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Jennifer Murphy |  JMurphy@tncppc.org  |  p 615.356.8184

HealthCare

The Tennessee Catholic Public Policy Commission strongly supports providing all Tennesseans with access to adequate healthcare, and calls for reform of our healthcare system to provide services to greatest number of people regardless of their ability to pay.

 

Our approach to healthcare is shaped by a simple, fundamental principle: every person has the right to adequate healthcare. This right flows from the sanctity of human life and the dignity that belongs to all human persons who are made in the image and likeness of God. Healthcare is more than a commodity; it is a basic human right, and an essential safeguard of human life and dignity. Our consistent teaching that each human life must be protected and that human dignity be promoted leads us to insist that all people have the right to health care.

 

Over the past decade TennCare has been the best option available to meet this need; however we encourage the General Assembly to take steps to strengthen the program so that it operates in a fiscally responsible manner while ensuring that none of our citizens, particularly children, are left without access to healthcare. To provide healthcare to the greatest possible number of people, we have to do everything that we can to not waste money.

 

The virtue of solidarity and our teaching on the preferential option for the poor and the vulnerable require us to measure our health system in terms of how it affects the weak and disadvantaged. In seeking the fundamental changes that are necessary, we focus especially on the impact of health policies on the poor and vulnerable.

 

We believe government has an essential role to play in assuring that the rights of all people to adequate healthcare are respected. This will require concerted action by federal, state, and other levels of government and by the diverse providers and consumers of healthcare.

 

We believe reform of the healthcare system which is truly fundamental and enduring must be rooted in values that reflect the essential dignity of each person, ensure that basic human rights are protected, and recognize the unique needs and claims of the poor. We recommend to the leaders of Tennessee the following criteria for reform:

 

  • Respect for Life: Whether it preserves and enhances sanctity and dignity of human life from conception to natural death.

  • Priority Concern for the Poor: Whether it gives special priority to meeting the most pressing healthcare needs of the poor and under served, ensuring that they receive quality health services.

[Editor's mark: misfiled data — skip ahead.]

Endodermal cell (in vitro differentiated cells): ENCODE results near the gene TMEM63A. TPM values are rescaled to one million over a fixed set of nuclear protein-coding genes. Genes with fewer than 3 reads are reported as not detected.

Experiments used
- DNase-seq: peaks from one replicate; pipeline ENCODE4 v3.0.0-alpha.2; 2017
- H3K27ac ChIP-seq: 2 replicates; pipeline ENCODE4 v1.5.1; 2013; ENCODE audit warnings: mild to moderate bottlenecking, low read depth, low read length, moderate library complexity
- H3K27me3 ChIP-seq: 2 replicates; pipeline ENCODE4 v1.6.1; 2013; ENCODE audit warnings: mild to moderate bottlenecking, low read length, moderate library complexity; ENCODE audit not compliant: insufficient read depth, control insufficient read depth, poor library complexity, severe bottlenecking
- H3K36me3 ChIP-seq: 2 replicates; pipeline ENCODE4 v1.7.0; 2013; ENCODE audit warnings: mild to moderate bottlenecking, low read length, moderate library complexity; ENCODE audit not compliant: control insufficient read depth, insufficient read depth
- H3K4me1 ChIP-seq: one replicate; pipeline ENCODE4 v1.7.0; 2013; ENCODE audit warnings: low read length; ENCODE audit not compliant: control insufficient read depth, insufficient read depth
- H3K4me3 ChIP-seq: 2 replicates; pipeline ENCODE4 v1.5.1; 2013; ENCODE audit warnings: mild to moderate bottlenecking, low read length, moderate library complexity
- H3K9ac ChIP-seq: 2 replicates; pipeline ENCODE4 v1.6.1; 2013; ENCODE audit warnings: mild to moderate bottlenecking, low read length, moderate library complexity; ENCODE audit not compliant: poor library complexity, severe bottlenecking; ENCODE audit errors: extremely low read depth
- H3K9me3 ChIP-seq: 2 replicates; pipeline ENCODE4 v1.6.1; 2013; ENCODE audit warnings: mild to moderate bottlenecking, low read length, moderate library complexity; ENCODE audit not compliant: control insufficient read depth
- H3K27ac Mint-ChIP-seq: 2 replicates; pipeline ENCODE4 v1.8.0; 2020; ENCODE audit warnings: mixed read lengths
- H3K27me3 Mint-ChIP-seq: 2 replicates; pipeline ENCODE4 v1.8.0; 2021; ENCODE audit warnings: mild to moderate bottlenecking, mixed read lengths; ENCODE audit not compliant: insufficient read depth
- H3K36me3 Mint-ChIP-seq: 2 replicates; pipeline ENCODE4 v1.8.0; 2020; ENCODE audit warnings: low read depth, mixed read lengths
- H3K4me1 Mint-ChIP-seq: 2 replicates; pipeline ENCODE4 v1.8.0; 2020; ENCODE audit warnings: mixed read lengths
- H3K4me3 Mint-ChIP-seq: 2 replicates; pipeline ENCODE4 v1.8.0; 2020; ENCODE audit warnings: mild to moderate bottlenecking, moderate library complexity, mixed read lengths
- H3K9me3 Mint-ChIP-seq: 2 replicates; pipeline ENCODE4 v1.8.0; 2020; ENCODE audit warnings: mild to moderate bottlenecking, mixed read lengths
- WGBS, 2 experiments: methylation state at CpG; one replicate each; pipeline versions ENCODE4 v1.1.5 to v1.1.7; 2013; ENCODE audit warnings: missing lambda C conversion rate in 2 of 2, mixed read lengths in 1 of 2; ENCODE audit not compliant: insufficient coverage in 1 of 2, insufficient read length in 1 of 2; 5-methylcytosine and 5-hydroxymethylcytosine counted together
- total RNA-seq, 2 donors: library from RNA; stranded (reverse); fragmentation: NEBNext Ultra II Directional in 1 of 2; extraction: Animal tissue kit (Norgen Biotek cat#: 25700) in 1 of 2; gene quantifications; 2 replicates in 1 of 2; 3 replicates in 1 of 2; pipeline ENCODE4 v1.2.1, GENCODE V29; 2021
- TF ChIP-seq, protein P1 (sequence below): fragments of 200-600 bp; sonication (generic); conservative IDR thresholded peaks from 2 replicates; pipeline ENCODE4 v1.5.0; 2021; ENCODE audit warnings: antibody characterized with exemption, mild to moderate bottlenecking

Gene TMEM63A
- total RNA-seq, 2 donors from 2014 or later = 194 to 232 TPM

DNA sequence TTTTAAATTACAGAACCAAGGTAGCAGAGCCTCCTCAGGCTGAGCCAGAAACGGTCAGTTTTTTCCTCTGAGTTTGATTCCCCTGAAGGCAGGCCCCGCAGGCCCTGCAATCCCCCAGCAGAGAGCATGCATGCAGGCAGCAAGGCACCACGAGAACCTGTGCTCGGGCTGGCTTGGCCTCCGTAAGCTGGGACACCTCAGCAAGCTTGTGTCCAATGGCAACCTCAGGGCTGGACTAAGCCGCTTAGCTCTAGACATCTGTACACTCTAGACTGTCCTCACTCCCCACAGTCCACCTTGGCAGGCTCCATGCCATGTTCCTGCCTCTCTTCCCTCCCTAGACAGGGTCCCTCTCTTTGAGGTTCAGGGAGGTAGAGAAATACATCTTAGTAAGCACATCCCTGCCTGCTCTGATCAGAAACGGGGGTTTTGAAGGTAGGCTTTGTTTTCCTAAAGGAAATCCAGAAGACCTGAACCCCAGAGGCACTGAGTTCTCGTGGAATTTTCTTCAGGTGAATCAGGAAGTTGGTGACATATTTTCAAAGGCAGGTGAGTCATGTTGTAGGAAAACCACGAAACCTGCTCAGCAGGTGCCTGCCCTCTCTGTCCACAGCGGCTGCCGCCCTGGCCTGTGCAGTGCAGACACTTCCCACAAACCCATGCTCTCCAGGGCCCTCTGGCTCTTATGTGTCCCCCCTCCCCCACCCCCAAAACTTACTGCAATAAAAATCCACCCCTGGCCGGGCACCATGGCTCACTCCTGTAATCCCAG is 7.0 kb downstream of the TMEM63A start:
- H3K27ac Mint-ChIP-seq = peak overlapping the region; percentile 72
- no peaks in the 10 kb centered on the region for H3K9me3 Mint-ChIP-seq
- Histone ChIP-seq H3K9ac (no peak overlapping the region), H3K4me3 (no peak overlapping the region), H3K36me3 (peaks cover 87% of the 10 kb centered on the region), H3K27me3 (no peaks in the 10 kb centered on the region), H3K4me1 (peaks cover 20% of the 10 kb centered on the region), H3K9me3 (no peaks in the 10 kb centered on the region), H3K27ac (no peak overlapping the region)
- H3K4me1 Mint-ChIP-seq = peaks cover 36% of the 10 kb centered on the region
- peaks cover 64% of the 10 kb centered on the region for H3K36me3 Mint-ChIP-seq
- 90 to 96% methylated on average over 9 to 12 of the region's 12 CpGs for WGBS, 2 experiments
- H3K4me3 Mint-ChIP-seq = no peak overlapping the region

• Comprehensive Benefits: Whether it provides comprehensive benefits sufficient to maintain and promote good health; to provide preventative care; to treat disease, injury, and disability appropriately; and to care for persons who are chronically ill or dying.

  • Pluralism: Whether it allows and encourages the involvement of the public and private sectors, including the voluntary, religious, and nonprofit sectors, in the delivery of care and services; and whether it ensures respect for religious and ethical values in the delivery of healthcare for consumers and for individual and institutional providers.

  • Quality: Whether it promotes the development of processes and standards that will help to achieve quality and equity in health services, in the training of providers, and in the informed participation of consumers in decision making on healthcare.

  • Cost Containment and Controls: Whether it creates effective cost-containment measures that reduce waste, inefficiency, and unnecessary care; measures that control rising costs of competition, commercialism, and administration; and measures that provide incentives to individuals and providers for effective and economical use of limited resources.

  • Equitable Financing: Whether it assures society's obligation to finance universal access to comprehensive health care in an equitable fashion, based on ability to pay; and whether proposed cost-sharing arrangements are designed to avoid creating barriers to effective care for the poor and vulnerable.

 

In our view, the best measure of any proposed healthcare initiative is the extent to which it combines universal access to quality health care with cost control, while ensuring care for the poor and preserving human life and dignity.